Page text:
Children memorize many things word for word without realizing it. They know the words of hundreds of songs on the radio, many which are not worth memorizing. Children memorize jingles from commercials on television and radio, hours of exact dialogue from their favorite Disney movies, and the biographies and statistics of players from their favorite sports teams. How do they do it? Repetition! It works.
However, the memorization of Scripture seems to be falling out of fashion. It may be that some people no longer understand the value of committing portions of the Bible to memory.
God tells us in the Bible, “Let the word of Christ dwell in you richly” (Colossians 3:16). Learning concepts and facts from the Holy Scriptures is certainly valuable, as the Holy Spirit uses the very words to work faith in our hearts. But putting important verses of Scripture to memory is vitally important to remembering what we’ve learned.
The Value of Memorization
Knowing verses of Scripture by heart comes in handy when sharing our faith with others, defending the truths of the Bible from mockers, or refuting false doctrine and humanistic teachings in school or the workplace.
A preliminary step for students starting in first or second grade is to learn the books of the Bible in order. This will prevent much fumbling while locating Bible passages throughout Sunday School and into adult Bible study. It is also helpful to memorize the book, chapter, and verse reference along with the words. Then we can look up the verse, even if we can’t quite remember all of the words.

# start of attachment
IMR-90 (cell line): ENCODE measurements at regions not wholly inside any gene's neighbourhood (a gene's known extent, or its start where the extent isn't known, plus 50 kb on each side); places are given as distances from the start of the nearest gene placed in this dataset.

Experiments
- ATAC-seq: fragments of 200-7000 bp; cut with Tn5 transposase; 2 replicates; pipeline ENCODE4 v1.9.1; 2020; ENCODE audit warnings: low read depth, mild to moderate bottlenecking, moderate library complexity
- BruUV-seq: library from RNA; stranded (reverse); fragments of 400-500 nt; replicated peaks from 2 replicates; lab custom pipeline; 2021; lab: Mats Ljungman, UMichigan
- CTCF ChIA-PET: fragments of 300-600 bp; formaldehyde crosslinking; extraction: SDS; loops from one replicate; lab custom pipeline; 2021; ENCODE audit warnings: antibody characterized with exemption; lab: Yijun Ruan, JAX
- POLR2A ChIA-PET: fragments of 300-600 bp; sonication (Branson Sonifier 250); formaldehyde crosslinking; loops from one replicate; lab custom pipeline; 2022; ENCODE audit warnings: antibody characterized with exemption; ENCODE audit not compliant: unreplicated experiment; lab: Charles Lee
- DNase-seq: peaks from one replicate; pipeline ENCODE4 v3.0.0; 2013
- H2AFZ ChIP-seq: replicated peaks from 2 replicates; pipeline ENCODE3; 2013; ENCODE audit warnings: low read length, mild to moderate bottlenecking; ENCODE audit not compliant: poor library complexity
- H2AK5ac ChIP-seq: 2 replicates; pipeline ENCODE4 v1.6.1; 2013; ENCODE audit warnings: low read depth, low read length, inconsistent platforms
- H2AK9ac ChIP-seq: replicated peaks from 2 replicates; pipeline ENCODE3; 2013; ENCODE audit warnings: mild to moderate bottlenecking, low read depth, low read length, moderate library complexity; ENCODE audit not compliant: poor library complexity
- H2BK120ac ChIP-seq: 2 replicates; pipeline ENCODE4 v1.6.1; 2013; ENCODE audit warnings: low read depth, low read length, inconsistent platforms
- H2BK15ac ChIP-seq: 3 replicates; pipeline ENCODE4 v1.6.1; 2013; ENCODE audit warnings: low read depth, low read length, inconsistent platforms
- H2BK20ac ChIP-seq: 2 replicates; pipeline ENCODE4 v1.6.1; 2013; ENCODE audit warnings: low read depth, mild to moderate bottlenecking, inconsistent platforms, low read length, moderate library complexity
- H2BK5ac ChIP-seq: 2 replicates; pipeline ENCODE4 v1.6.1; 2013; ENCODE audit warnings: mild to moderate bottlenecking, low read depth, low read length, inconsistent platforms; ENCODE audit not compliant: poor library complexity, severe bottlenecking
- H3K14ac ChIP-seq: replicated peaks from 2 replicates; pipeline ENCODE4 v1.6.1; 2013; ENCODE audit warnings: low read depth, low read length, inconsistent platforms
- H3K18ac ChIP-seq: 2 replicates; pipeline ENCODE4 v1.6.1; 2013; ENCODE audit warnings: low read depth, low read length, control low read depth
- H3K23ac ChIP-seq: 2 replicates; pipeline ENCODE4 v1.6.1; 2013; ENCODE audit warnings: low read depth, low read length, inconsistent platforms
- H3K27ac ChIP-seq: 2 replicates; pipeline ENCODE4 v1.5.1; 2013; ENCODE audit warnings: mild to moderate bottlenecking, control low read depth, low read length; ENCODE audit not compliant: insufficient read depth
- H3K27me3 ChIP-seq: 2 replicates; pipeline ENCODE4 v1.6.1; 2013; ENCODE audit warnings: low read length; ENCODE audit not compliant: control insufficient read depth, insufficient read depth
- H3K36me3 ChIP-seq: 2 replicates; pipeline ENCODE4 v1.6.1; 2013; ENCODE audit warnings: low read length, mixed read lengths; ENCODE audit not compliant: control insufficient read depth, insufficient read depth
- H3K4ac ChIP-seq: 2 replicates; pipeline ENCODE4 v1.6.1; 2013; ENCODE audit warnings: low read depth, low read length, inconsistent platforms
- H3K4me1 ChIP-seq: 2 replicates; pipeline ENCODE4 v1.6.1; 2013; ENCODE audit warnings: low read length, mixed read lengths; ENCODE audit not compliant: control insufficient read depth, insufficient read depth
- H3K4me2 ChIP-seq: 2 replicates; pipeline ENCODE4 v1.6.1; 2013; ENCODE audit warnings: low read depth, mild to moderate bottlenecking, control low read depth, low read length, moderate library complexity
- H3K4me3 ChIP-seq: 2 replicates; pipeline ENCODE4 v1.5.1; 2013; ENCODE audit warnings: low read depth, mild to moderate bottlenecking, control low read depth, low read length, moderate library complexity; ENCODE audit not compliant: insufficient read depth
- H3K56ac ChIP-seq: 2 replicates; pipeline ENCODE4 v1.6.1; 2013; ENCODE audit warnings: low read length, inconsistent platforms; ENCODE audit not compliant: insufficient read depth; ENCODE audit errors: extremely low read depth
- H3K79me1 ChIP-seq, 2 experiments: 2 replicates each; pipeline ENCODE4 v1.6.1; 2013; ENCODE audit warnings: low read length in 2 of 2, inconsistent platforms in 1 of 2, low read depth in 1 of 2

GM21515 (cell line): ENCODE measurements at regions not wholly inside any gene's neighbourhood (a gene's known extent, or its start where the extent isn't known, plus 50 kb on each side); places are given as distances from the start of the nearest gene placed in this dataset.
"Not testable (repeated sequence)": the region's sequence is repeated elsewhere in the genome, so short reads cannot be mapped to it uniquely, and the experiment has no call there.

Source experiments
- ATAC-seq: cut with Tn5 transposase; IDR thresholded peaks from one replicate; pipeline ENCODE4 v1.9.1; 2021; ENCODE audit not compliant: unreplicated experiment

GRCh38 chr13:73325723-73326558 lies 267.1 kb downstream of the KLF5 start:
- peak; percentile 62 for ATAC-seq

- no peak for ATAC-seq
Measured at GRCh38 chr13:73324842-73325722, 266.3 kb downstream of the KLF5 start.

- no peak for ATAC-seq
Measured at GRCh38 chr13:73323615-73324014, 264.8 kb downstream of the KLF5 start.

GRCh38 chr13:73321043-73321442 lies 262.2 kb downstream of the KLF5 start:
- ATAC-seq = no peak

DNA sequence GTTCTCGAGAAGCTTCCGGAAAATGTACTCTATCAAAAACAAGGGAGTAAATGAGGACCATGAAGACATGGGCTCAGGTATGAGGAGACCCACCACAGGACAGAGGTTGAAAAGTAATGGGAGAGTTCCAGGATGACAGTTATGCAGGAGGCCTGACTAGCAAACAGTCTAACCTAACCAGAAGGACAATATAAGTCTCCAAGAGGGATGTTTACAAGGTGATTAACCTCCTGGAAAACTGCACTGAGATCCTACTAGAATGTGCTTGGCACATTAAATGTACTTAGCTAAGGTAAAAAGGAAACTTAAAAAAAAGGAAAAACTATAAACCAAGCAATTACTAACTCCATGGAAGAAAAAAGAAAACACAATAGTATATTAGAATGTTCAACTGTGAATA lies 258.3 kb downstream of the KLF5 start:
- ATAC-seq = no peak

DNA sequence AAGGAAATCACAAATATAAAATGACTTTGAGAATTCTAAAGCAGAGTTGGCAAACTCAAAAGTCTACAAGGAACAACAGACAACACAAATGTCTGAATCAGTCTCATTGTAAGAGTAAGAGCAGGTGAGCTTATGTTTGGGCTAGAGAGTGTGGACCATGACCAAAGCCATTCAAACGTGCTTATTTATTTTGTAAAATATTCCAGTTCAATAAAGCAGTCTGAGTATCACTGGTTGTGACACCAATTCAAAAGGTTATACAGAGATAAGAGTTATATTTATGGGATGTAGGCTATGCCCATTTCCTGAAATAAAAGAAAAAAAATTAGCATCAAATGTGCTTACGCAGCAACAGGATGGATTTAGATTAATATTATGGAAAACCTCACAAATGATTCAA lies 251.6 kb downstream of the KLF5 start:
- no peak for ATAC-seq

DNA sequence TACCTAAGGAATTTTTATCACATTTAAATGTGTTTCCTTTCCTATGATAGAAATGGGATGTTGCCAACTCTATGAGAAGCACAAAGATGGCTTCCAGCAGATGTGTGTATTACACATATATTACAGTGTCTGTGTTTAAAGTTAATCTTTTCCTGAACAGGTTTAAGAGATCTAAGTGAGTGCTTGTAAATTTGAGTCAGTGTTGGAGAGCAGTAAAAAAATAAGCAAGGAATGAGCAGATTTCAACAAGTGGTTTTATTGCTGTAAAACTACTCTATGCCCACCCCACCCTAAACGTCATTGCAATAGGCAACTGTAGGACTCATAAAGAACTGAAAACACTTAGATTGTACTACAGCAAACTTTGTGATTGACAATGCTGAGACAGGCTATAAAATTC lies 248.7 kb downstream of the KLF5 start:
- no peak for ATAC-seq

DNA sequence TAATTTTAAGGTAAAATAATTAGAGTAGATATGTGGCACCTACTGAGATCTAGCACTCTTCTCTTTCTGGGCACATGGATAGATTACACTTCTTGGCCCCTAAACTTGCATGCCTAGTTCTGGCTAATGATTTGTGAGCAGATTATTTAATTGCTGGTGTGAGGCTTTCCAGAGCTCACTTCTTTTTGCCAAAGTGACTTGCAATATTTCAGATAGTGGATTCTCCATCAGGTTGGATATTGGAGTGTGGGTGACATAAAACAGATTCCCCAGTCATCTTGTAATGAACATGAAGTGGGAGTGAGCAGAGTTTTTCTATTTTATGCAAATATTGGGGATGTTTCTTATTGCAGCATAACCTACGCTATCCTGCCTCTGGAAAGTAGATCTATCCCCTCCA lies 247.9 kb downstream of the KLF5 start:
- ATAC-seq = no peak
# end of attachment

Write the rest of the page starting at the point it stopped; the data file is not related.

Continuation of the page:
Many of us know the Lord’s Prayer, the Apostles and Nicene Creeds and parts of liturgy by heart because we repeat them each week in worship. I have often seen family members find comfort at Grandma’s death bed from watching her lips moving to the Lord’s Prayer or the Twenty-third Psalm. Perhaps her body is shutting down, but her faith is alive and well, and her heart is joining in with the words that she’s known since she was a young girl. Many adults and children have—through repetition—learned the Lord’s Prayer, the creeds, and parts of the liturgy by heart. In the same way—through repetition—memorizing Scripture can become a lifelong devotional tool.
Practical Ideas for the Classroom
Most Sunday School curricula have a recommended Bible memory verse suggested for each lesson or group of lessons. These could be a starting place for your students. A reasonable goal might be for a Sunday School student to learn one hundred Bible verses by the end of the sixth grade. Progress toward this goal would be worth tracking throughout the student’s Sunday School years.
Here are some memorization techniques that have worked for others. Adapt them according to the age of the children you teach.
- Read the verse aloud together several times at the beginning and end of class. This will especially benefit auditory learners.
- Write the verse out on the board, erase one word at a time and read the verse together after each word disappears until there are no words left. This is effective with visual learners.
- Write the words of the verse on slips of paper or index cards. Mix them up for the student to unscramble. This method will be especially helpful for kinetic, hands-on learners.